US20140148065A1 (en) * 2012-11-29 2014-05-29 Eaton Corporation Grounding apparatus and grounding systems including the same for meter enclosure mounting
US8764494B2 (en) 2012-10-04 2014-07-01 Marathon Special Products Power terminal block
US20140242836A1 (en) * 2011-09-02 2014-08-28 Phoenix Contact Gmbh & Co. Kg Terminal block with two flanges
US8867194B2 (en) 2011-04-29 2014-10-21 Hunter Industries, Inc. Programmable landscape lighting controller with self-diagnostic capabilities and fail safe features
US20140335740A1 (en) * 2011-12-23 2014-11-13 Schneider Electric It Corporation High density terminal block
US8939598B1 (en) 2013-03-11 2015-01-27 Hunter Industries, Inc. Landscape light fixture with slide and lock mounting bracket assembly
US9153885B2 (en) 2012-09-26 2015-10-06 Rosemount Inc. Field device with improved terminations
US20160172781A1 (en) * 2014-12-12 2016-06-16 Yazaki Europe Ltd. Electrical connector assembly and connection arrangement
US9420719B2 (en) * 2013-12-19 2016-08-16 Rockwell Automation Asia Pacific Business Ctr. Pte., Ltd. Slice-IO housing with side ventilation
WO2017035301A1 (en) * 2015-08-25 2017-03-02 Molex, Llc Communication node with digital plane interface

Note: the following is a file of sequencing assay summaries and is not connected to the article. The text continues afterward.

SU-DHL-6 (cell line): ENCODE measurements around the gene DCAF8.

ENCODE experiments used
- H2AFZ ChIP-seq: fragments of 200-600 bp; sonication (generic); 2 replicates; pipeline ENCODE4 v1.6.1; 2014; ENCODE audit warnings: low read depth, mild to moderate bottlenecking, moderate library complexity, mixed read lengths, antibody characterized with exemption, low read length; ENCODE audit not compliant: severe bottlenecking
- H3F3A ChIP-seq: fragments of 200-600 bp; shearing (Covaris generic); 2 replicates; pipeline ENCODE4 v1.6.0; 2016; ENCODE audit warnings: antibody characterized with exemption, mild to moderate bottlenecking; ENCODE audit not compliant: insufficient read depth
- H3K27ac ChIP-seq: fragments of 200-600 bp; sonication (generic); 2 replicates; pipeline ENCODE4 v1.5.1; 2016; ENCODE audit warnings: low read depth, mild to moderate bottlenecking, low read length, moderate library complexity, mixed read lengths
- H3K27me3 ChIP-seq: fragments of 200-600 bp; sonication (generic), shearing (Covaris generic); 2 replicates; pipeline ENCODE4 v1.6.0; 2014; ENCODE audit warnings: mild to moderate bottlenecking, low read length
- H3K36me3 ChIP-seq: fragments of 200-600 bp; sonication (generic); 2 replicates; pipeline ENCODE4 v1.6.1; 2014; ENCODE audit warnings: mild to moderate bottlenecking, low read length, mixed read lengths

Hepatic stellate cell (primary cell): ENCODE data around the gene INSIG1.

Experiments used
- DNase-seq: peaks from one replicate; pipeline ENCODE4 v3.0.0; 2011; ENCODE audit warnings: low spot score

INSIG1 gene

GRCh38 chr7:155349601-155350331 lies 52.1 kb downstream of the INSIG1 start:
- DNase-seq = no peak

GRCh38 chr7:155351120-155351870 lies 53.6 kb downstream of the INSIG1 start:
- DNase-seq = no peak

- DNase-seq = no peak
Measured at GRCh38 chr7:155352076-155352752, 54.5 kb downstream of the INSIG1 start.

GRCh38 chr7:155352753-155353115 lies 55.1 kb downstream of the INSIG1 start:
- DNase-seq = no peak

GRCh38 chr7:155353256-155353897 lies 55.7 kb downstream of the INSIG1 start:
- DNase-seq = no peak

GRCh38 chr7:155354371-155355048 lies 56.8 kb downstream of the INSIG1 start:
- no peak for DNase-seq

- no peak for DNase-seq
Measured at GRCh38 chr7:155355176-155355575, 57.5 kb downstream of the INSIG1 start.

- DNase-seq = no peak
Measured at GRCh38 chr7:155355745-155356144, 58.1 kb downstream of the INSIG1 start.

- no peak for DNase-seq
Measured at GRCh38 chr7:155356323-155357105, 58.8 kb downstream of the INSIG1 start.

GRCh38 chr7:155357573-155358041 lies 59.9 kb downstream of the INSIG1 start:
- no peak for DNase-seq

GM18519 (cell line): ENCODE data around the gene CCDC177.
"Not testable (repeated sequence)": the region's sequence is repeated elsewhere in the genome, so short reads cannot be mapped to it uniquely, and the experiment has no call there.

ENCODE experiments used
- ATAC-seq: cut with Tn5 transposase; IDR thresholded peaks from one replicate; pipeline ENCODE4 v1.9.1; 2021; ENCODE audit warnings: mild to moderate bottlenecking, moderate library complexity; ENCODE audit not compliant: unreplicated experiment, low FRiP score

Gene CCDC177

US20170125921A1 (en) * 2014-06-16 2017-05-04 Mitsubishi Electric Corporation Terminal connection structure
US9864352B2 (en) 2015-06-01 2018-01-09 Rockwell Automation Asia Pacific Business Ctr. Pte., Ltd. Slice I/O—field power bus breaker
US10015894B2 (en) 2014-08-28 2018-07-03 Hunter Industries, Inc. Communications interface system for landscape control systems
US11109120B2 (en) 2016-03-01 2021-08-31 Molex, Llc Communication node
US11258190B2 (en) * 2018-11-08 2022-02-22 Frederick Scott FISHER Direct burial ground lug/ connector

Citations (10)

* Cited by examiner, † Cited by third party
Publication number Priority date Publication date Assignee Title
US497732A (en) * 1893-05-16 Binding-post fuse
US582464A (en) * 1897-05-11 Electric contact
US2671888A (en) * 1952-09-09 1954-03-09 Stavid Engineering Inc Terminal block and cover assembly
US2920305A (en) * 1957-04-04 1960-01-05 Thomas & Betts Corp Set-screw type terminal connector lug